A new methodology to evaluate the performance of physics simulation engines in haptic virtual assembly
Article dans une revue avec comité de lecture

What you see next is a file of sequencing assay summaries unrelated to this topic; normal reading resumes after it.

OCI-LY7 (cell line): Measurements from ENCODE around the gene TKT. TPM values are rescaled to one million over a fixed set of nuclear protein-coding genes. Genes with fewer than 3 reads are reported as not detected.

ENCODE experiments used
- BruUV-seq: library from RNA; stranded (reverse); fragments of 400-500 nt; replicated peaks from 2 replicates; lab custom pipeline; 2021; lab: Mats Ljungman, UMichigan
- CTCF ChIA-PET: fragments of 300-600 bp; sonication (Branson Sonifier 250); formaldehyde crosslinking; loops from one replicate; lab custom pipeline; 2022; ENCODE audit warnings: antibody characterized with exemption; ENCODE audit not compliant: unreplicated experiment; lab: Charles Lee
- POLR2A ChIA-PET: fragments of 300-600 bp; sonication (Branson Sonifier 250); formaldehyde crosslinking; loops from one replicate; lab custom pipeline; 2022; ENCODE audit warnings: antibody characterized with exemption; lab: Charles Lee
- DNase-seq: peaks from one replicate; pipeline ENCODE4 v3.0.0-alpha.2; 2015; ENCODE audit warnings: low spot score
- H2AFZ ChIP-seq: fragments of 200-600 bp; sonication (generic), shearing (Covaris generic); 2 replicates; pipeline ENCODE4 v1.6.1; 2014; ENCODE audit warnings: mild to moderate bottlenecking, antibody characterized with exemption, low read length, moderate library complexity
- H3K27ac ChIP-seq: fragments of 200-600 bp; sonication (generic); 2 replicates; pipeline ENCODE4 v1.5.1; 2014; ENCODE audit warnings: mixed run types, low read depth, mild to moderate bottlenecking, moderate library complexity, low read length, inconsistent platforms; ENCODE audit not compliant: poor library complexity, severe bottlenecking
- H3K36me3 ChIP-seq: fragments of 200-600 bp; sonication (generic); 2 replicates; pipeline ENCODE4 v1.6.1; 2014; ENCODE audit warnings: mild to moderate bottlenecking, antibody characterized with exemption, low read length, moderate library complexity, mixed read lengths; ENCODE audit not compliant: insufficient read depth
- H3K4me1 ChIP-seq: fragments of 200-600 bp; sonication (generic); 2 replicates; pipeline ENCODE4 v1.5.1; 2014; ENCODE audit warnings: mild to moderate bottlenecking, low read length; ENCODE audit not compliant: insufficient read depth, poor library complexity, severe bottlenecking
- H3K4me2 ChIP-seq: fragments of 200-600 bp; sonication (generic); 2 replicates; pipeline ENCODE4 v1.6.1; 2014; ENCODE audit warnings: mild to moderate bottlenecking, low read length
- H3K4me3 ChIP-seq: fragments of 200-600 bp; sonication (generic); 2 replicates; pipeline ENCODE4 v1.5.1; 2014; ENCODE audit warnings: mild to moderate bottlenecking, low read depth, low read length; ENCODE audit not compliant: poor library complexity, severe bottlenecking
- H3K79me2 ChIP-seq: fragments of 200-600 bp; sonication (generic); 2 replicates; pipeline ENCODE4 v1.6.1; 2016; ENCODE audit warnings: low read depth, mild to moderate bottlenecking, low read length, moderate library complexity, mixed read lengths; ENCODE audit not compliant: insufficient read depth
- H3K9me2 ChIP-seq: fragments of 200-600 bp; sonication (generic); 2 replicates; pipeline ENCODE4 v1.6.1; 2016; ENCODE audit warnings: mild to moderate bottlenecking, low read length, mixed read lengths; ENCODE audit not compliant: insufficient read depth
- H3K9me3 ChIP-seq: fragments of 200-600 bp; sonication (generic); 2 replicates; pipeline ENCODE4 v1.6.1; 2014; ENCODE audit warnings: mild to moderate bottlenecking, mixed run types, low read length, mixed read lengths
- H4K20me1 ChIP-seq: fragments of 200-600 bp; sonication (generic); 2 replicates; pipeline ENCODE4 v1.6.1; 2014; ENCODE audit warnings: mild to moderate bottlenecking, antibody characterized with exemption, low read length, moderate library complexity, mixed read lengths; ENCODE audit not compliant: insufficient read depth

Purpose – In this study, a new methodology to evaluate the performance of physics simulation engines (PSEs) when used in haptic virtual assembly applications is proposed. This methodology can be used to assess the performance of any physics engine. To prove the feasibility of the proposed methodology, two-third party PSEs – Bullet and PhysXtm – were evaluated. The paper aims to discuss these issues. Design/methodology/approach – Eight assembly tests comprising variable geometric and dynamic complexity were conducted. The strengths and weaknesses of each simulation engine for haptic virtual assembly were identified by measuring different parameters such as task completion time, influence of weight perception and force feedback. Findings – The proposed tests have led to the development of a standard methodology by which physics engines can be compared and evaluated. The results have shown that when the assembly comprises complex shapes, Bullet has better performance than PhysX. It was also observed that the assembly time is directly affected by the weight of virtual objects. Research limitations/implications – A more comprehensive study must be carried out in order to evaluate and compare the performance of more PSEs. The influence of collision shape representation algorithms on the performance of haptic assembly must be considered in future analysis. Originality/value – The performance of PSEs in haptic-enabled VR applications had been remained as an unknown issue. The main parameters of physics engines that affect the haptic virtual assembly process have been identified. All the tests performed in this study were carried out with the haptic rendering loop active and the objects manipulated through the haptic device.
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